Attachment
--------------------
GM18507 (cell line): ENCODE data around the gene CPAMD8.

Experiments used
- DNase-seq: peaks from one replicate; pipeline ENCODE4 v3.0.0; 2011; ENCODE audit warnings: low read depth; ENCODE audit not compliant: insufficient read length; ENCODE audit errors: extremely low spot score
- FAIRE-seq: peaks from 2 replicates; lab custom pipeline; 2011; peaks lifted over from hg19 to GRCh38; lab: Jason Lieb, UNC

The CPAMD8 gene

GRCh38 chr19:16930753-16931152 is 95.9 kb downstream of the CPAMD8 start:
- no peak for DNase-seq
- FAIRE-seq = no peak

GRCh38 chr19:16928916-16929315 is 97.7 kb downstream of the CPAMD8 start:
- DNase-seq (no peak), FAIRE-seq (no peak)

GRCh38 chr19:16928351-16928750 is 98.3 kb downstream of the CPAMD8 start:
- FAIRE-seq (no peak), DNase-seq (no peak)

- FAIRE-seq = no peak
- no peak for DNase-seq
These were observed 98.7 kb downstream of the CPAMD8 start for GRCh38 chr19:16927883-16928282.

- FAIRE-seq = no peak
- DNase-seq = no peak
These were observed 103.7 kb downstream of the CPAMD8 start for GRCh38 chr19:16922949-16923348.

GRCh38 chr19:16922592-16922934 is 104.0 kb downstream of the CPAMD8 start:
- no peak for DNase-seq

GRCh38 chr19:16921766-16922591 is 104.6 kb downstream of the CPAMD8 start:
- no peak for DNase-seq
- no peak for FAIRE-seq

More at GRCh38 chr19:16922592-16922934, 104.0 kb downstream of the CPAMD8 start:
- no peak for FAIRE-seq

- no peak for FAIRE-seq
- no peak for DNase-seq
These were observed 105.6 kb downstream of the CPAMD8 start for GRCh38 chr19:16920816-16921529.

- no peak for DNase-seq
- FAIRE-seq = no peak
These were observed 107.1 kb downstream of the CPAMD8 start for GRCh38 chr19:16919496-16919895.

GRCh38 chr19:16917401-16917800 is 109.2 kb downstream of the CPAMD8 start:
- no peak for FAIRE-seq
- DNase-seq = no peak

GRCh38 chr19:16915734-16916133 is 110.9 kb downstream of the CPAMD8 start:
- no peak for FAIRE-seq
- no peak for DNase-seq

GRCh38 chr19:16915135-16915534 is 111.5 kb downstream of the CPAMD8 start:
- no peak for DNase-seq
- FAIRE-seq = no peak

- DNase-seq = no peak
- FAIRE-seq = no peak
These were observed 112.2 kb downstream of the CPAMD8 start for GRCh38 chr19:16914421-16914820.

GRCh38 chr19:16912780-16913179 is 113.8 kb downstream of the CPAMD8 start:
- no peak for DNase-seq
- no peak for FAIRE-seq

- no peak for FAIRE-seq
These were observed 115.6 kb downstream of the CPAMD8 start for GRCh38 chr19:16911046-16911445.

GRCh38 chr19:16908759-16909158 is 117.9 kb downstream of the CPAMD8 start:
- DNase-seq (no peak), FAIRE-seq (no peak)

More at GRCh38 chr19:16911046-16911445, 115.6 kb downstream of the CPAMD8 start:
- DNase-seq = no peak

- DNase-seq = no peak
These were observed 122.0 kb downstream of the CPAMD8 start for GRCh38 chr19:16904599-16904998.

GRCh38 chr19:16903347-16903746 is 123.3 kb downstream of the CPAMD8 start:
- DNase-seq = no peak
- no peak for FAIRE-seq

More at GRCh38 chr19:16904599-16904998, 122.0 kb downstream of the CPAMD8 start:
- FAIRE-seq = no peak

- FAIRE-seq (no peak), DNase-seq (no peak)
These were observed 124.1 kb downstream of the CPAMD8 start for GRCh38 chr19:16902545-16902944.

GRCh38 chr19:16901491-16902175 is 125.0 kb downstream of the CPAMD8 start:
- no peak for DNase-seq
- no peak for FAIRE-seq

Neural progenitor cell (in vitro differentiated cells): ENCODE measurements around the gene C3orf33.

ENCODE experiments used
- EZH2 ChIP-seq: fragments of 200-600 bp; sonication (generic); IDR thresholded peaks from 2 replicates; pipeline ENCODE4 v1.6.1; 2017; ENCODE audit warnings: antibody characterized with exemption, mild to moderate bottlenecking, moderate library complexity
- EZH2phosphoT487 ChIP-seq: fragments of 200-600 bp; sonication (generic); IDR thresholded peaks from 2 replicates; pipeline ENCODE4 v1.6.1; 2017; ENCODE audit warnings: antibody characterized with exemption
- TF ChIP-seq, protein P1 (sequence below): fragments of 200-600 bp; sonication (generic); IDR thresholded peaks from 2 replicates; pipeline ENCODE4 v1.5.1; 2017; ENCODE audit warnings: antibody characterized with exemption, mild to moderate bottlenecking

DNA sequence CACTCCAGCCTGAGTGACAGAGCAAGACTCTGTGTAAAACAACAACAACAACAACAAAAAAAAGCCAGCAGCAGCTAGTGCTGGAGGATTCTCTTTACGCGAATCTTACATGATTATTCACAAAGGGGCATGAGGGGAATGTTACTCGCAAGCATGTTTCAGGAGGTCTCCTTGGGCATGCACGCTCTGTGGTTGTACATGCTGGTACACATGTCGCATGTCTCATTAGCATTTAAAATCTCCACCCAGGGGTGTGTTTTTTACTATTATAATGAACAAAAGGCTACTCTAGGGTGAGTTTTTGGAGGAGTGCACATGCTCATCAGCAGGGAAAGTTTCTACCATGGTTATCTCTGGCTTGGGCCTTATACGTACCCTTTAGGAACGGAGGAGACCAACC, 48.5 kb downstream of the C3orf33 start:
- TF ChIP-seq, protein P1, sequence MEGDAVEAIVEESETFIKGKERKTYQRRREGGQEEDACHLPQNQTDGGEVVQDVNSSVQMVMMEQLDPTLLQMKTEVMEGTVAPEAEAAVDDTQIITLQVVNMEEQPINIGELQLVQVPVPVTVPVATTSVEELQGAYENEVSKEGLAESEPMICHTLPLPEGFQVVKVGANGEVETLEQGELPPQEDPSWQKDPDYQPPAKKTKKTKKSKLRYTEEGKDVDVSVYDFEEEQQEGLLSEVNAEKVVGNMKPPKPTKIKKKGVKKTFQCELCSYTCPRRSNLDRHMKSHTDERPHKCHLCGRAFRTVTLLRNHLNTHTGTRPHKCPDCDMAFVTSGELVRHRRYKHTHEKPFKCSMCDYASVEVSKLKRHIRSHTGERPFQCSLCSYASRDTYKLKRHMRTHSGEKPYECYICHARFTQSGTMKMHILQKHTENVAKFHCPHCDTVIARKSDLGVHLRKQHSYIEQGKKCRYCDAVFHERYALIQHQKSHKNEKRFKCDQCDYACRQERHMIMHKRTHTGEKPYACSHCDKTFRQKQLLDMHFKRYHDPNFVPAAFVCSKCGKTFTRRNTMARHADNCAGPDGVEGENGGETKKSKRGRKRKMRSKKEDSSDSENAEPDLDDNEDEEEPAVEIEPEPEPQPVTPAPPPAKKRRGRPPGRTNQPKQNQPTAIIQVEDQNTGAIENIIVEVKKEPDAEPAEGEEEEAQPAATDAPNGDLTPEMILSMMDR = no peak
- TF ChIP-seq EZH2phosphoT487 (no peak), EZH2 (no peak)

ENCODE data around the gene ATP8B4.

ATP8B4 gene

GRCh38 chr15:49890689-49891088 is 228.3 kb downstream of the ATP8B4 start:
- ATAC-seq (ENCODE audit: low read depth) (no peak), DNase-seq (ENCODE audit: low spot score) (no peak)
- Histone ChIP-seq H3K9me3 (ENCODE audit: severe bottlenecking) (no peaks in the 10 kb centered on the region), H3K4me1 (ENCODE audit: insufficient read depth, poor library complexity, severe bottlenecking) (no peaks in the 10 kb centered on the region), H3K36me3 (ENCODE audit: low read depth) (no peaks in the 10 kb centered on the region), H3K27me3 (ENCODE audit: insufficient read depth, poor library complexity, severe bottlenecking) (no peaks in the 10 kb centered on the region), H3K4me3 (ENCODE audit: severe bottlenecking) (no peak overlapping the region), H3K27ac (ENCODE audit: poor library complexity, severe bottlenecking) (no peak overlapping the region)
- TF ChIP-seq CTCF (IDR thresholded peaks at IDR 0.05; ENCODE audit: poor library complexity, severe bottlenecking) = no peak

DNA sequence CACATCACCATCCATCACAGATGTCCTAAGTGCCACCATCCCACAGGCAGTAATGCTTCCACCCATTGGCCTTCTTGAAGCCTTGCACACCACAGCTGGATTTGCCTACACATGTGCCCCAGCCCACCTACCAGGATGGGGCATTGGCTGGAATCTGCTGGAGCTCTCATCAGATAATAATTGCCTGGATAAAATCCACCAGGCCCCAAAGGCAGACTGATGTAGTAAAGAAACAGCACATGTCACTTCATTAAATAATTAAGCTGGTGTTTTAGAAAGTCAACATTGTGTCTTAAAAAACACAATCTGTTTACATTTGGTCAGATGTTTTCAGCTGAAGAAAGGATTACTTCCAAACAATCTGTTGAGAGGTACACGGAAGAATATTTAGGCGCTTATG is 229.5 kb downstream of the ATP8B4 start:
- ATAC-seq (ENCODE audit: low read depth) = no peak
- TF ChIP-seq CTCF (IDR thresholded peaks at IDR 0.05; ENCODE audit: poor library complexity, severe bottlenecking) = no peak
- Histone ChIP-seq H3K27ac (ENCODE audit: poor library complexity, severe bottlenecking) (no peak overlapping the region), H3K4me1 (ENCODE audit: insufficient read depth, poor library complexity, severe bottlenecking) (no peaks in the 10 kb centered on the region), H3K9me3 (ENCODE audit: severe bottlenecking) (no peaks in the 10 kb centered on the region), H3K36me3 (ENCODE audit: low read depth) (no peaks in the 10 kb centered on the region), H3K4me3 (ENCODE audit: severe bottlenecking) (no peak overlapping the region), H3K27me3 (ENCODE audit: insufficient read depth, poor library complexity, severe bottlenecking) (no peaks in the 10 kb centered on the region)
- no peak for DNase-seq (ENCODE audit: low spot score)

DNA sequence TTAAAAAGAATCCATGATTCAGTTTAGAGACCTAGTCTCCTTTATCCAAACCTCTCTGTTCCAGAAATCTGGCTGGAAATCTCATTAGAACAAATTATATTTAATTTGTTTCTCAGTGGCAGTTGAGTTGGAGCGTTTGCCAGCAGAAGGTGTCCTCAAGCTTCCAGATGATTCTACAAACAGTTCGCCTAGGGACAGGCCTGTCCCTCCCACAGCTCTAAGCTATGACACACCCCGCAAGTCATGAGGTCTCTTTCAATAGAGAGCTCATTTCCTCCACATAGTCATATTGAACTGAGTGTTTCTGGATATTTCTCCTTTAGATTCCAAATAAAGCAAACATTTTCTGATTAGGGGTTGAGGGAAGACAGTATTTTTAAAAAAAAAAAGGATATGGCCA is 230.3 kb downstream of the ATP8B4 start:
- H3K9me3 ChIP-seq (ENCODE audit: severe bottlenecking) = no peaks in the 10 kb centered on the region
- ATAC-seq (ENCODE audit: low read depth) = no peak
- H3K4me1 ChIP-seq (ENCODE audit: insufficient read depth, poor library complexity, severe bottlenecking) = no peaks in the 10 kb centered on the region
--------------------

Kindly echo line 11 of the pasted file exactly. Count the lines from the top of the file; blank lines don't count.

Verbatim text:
GRCh38 chr19:16928351-16928750 is 98.3 kb downstream of the CPAMD8 start: